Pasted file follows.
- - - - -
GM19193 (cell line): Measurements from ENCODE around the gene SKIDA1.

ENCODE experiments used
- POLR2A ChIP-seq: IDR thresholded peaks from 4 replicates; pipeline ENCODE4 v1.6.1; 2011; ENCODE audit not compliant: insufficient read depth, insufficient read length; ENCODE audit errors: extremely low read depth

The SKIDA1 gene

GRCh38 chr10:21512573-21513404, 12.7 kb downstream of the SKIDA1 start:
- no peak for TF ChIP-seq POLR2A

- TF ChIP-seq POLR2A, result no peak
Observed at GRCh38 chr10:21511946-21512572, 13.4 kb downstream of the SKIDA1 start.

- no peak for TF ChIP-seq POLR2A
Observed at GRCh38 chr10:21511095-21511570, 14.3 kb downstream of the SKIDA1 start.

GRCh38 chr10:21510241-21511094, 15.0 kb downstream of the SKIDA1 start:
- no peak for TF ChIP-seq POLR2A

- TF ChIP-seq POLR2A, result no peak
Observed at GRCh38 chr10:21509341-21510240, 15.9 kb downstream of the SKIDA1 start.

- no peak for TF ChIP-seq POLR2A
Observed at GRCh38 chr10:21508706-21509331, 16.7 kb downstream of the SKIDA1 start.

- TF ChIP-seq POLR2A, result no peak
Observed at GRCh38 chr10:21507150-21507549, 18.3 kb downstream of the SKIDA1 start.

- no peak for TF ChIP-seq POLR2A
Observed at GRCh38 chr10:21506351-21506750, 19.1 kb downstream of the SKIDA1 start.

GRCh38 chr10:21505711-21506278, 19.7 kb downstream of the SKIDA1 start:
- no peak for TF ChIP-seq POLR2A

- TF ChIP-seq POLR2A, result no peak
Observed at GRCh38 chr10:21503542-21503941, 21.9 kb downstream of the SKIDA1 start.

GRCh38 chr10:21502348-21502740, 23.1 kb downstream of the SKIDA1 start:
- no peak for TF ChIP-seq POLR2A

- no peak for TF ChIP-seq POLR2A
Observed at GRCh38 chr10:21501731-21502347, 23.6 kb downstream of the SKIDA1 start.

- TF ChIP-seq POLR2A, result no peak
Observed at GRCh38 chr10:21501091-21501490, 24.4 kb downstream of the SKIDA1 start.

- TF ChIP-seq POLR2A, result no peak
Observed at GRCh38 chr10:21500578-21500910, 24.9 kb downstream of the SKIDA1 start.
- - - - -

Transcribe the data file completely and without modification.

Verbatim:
GM19193 (cell line): Measurements from ENCODE around the gene SKIDA1.

ENCODE experiments used
- POLR2A ChIP-seq: IDR thresholded peaks from 4 replicates; pipeline ENCODE4 v1.6.1; 2011; ENCODE audit not compliant: insufficient read depth, insufficient read length; ENCODE audit errors: extremely low read depth

The SKIDA1 gene

GRCh38 chr10:21512573-21513404, 12.7 kb downstream of the SKIDA1 start:
- no peak for TF ChIP-seq POLR2A

- TF ChIP-seq POLR2A, result no peak
Observed at GRCh38 chr10:21511946-21512572, 13.4 kb downstream of the SKIDA1 start.

- no peak for TF ChIP-seq POLR2A
Observed at GRCh38 chr10:21511095-21511570, 14.3 kb downstream of the SKIDA1 start.

GRCh38 chr10:21510241-21511094, 15.0 kb downstream of the SKIDA1 start:
- no peak for TF ChIP-seq POLR2A

- TF ChIP-seq POLR2A, result no peak
Observed at GRCh38 chr10:21509341-21510240, 15.9 kb downstream of the SKIDA1 start.

- no peak for TF ChIP-seq POLR2A
Observed at GRCh38 chr10:21508706-21509331, 16.7 kb downstream of the SKIDA1 start.

- TF ChIP-seq POLR2A, result no peak
Observed at GRCh38 chr10:21507150-21507549, 18.3 kb downstream of the SKIDA1 start.

- no peak for TF ChIP-seq POLR2A
Observed at GRCh38 chr10:21506351-21506750, 19.1 kb downstream of the SKIDA1 start.

GRCh38 chr10:21505711-21506278, 19.7 kb downstream of the SKIDA1 start:
- no peak for TF ChIP-seq POLR2A

- TF ChIP-seq POLR2A, result no peak
Observed at GRCh38 chr10:21503542-21503941, 21.9 kb downstream of the SKIDA1 start.

GRCh38 chr10:21502348-21502740, 23.1 kb downstream of the SKIDA1 start:
- no peak for TF ChIP-seq POLR2A

- no peak for TF ChIP-seq POLR2A
Observed at GRCh38 chr10:21501731-21502347, 23.6 kb downstream of the SKIDA1 start.

- TF ChIP-seq POLR2A, result no peak
Observed at GRCh38 chr10:21501091-21501490, 24.4 kb downstream of the SKIDA1 start.

- TF ChIP-seq POLR2A, result no peak
Observed at GRCh38 chr10:21500578-21500910, 24.9 kb downstream of the SKIDA1 start.